25 February 2013

The Power of Focus

It’s hard to say who has a shorter attention span, me or Jordan. It’s actually a big point in the first few chapters of my book how distracted he gets, even though sometimes he’s faking it. So you can imagine that he doesn’t exactly provide full-time inspiration. And me? I take forever to get the creative process going. I have to listen to music, then sit in silence (if there aren’t sirens or blaring music from the church across the street or my neighbors aren’t screaming), and then when I finally get a few sentences down, my stomach starts growling. And since I can’t write and eat, I’ll turn on the TV and then get sucked in to watching it for hours and hours and what was I trying to do in the first place? Writing?!

It’s difficult to stay focused, even when I’m desperate to get something done. Sometimes I wish I could get some sort of tunnel vision where all I can see is my laptop and I can’t hear anything from the outside world.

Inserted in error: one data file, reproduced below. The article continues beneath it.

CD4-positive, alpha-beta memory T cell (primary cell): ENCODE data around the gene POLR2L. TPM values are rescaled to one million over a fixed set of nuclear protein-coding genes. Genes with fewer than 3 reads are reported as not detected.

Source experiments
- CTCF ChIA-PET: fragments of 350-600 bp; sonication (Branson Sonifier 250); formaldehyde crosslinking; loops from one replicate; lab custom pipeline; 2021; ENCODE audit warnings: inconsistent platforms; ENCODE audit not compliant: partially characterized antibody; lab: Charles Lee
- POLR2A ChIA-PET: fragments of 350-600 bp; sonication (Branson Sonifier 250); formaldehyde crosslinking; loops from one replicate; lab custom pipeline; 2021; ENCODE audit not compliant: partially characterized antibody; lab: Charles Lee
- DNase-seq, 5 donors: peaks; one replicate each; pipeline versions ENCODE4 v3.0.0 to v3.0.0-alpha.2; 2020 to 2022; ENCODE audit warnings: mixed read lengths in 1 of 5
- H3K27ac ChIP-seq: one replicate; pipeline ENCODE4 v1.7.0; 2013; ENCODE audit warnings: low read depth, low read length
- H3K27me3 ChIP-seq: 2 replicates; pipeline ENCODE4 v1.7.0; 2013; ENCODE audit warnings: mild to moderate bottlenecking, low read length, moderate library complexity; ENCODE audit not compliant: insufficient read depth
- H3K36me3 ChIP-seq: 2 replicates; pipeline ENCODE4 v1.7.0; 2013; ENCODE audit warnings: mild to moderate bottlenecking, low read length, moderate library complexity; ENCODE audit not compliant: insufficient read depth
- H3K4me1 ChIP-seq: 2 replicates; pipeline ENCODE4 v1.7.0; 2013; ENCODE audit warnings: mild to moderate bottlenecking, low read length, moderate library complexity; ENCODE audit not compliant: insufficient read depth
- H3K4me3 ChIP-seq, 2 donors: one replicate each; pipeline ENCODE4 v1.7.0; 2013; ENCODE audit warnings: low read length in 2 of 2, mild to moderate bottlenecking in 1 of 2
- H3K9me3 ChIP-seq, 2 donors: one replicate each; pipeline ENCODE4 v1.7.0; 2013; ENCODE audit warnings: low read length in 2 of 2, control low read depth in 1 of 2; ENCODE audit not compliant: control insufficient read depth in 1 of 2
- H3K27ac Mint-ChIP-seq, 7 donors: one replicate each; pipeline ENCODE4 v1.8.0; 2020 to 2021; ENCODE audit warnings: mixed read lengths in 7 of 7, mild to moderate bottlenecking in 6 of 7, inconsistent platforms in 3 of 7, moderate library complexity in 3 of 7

Focus is different from inspiration. Inspiration is what makes you want to write; it’s where you get your ideas from. Sometimes it can be completely out of your control. Focus is what you need after you already have your inspiration. You need to pull from a lot of things in order to have the right focus—inspiration, yes, but also motivation and will power. It’s easy to get distracted by everyday things, but also by the big picture sort of things. If you start worrying about how you’re going to succeed and get your book published before you’ve even finished the first chapter, then you’ve already lost focus. You don’t want to get too ahead of yourself, get too distracted by life and lose that wonderful inspiration that made you start this to begin with.

Just keep your attention on the task at hand. Find out what works for you. You may have a nice, quiet space where you do your writing. If you write better with a notebook or a computer, don’t try to force yourself to do the opposite. I once thought it might be a good idea to go to the beach with a notebook, but since my muse likes to provide digital inspiration, I couldn’t get out a single word. Find a song or two that gets you in the right mood, or reflects whatever scene you’re working on. Or read a passage of a book that inspires you. But once you’re finished honing all this great inspiration, it’s time to focus on your work, your writing. Don’t let the outside world, or even your own doubts, ruin your concentration.

And if you have to shoo the cat away, then so be it. 

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